Google faces UK legal threat over 'covert' Safari tracking

A UK law firm is says Google should be "accountable" and is looking for cash from the search giant.

Google is facing a potentially serious legal threat in the UK, as irate Brits who feel that the search giant has been illegally tracking them have formed a protest group, and enlisted a law firm to take matters to court.

In August last year Google was whacked with a whopping $22.5 million (around £14.3m) fine, after the Federal Trade Commission ruled that Google had placed a tracking cookie on devices using Apple's Safari browser, despite having assured customers that Safari's handling of third-party cookies would mean they were automatically opted out of the tracking.

The cookies were used to serve up adverts, which is how Google makes a lot of its money. UK law firm Olswang says its clients are looking for "damages, disclosure and an apology" from the big G.

The protest group, snappily dubbed 'Safari Users Against Google's Secret Tracking', says on its Facebook page that it was set up "for anyone who used the Safari Internet browser between September 2011 and February 2012, and who was illegally tracked by Google". As you can imagine, that's potentially rather a larger number of claimants.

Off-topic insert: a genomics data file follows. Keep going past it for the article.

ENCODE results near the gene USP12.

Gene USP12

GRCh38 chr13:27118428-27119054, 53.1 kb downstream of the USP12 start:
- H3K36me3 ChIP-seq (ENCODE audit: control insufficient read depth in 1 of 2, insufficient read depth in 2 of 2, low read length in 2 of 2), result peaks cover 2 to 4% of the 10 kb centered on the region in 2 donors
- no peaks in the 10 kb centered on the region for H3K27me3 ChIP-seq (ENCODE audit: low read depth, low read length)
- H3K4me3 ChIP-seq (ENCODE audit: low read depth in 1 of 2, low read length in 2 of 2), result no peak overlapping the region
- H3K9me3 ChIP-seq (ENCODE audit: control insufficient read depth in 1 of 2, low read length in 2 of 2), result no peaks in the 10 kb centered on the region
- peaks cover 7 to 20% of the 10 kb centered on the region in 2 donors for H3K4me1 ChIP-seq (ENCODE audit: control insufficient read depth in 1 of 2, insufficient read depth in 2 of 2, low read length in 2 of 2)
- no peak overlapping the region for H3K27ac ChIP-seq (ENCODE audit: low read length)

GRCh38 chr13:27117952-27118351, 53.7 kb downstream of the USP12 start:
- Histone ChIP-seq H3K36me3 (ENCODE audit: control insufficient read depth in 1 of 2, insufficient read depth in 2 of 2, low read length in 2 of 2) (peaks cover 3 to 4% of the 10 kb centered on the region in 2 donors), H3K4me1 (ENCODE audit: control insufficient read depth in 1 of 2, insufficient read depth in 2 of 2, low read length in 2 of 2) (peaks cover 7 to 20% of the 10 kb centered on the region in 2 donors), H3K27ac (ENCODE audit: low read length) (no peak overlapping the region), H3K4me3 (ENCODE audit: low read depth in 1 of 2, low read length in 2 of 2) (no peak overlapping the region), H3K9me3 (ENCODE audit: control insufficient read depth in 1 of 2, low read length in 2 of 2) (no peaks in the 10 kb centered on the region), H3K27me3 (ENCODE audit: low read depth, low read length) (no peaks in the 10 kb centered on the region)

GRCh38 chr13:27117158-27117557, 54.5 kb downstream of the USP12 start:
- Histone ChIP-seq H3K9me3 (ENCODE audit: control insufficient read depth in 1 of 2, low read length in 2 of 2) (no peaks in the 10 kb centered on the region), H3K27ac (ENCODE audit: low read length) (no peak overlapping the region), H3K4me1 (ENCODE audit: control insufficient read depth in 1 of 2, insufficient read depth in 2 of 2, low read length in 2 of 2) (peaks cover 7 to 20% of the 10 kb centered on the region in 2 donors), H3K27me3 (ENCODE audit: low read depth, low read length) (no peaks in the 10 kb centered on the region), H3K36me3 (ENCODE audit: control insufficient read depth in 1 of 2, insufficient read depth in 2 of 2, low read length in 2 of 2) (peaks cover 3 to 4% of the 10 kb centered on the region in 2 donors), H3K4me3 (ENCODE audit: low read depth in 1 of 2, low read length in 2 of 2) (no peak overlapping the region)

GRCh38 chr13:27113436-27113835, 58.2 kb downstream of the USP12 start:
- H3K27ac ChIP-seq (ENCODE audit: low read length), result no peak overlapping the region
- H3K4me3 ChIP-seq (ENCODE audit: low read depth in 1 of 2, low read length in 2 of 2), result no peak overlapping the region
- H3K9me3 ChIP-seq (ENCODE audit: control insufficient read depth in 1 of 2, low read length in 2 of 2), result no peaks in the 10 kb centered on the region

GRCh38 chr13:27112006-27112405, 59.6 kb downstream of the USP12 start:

One person has issued proceedings so far -- Judith Vidal-Hall stated, "Whether something is private or not should be up to the Internet surfer, not Google."

It's hard to know what the group's chances of securing compensation from Google are, though. I suspect we'll have to wait and see. Last year Google was criticised by the EU justice commissioner over changes to its privacy policy. 

Does Google's online tracking make you nervous, or do you trust the search tycoon to handle your data responsibly? Let me know in the comments, or on our Facebook wall.

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